Images of God are scattered across the books of the Bible. We are familiar with many of these but occasionally one will snag our attention and lead us to pause and reflect. Recently I was reading Psalm 39 and was reminded of one of the less common metaphors of divinity:
You chastise mortals in punishment for sin, consuming like a moth what is dear to them; surely everyone is a mere breath.Psalm 39 v. 11 NRSV
I am not a linguist and my grasp of grammar isn’t strong. As I began to think about the moth-God I came across a helpful article by DesCamp and Sweetser. Here, the debate about metaphor and simile for the Divine is set out with the insights of both theology and cognitive linguistics. It is worth a read. The metaphors we use to express our experience of God are critical to the way we think about God. Understandably, the words we use to indicate God assign different aspects of character, relationship and purpose. Altering the metaphors we use can be a revolutionary act: “new metaphors mean changing our licensing stories and deep cultural roots”.
Much of the time images for God can be overwhelming, expansive and vast. Alpha and omega, creator and judge. The more we understand about the stars and the universe, the more immense and bewildering the idea of God can become. At best, images point to this enormity. Yet the cause of vastness is also our creator, and during our evolution human beings formed words to describe our bespoke reality. Words that encapsulated a sense of the sacred:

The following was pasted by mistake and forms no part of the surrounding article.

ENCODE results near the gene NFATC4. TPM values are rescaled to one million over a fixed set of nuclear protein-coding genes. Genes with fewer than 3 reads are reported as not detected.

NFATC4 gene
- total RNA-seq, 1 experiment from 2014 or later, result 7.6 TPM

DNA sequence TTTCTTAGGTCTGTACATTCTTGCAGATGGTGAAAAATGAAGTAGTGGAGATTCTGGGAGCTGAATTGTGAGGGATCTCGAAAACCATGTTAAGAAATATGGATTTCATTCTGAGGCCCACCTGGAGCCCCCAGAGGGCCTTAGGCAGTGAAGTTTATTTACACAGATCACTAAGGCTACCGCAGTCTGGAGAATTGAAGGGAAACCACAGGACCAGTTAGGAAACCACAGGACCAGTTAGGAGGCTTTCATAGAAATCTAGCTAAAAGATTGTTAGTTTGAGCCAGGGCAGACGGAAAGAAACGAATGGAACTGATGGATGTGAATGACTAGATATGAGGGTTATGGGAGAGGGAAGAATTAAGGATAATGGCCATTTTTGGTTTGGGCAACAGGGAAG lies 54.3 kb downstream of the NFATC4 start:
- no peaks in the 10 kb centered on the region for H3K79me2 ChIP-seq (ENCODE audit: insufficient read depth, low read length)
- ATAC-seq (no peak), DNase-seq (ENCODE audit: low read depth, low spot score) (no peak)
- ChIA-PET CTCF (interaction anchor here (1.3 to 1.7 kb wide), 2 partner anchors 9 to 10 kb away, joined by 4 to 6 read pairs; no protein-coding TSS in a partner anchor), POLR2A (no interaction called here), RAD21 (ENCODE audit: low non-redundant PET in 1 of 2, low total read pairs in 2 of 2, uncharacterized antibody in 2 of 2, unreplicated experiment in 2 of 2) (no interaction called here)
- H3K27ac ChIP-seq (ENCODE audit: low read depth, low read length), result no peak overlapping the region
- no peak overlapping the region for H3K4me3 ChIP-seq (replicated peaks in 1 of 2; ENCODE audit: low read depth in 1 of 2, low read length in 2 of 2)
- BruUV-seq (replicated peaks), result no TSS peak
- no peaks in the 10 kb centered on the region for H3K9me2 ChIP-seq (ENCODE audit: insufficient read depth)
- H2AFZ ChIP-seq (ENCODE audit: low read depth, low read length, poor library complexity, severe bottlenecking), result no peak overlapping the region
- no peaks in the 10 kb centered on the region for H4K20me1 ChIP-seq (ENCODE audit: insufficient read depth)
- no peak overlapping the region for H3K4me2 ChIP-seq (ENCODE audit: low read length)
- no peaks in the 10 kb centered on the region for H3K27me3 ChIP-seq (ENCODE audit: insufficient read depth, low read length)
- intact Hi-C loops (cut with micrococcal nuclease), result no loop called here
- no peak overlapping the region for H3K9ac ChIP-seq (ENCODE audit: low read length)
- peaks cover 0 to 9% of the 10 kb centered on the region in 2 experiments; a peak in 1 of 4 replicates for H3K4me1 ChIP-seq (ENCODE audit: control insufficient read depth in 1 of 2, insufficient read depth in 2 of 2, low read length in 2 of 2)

who alone stretched out the heavens and trampled the wave of the Sea; who made the Bear and Orion, the Pleiades and the chambers of the south, who does great things beyond our understanding, and marvellous things without number.Job 9: 10-12
Alongside these images of power and creative purpose are metaphors which suggest a different story. While the span of God’s activity is boundless, there is also hiddenness and intimacy. Alpha and Omega is like a moth – hidden in darkness, tiny and unravelling the threads of our vanity.
When I worked in the NHS I was often either involved in the training of nurses or engaged in conversation with them on wards. A comment that occurred a number of times was that for them, asking patients about religious matters was more difficult and embarrassing than asking about people’s sex lives. For a long time chaplains have spoken about this with a tone of impatience, implying that nurses simply need to get on with discussions about religion and belief. However, over the years I have begun to wonder more and more whether the instincts of nurses are right. That something as intimate as a moth needs handling with the greatest care; else clumsy enquiry causes nothing but damage.
DesCamp and Sweetser suggest that “metaphors actually constitute our relationship with God in crucial ways”. As God cannot be fully known, metaphors offer a creative and dynamic exploration of the qualities people experience in their spirituality. While God may not change, our experiences alters the metaphors we use to express a deepening relationship with the sacred. As I found, even images that are centuries old can still have the capacity to stir reflections that further our journey of encounter and understanding.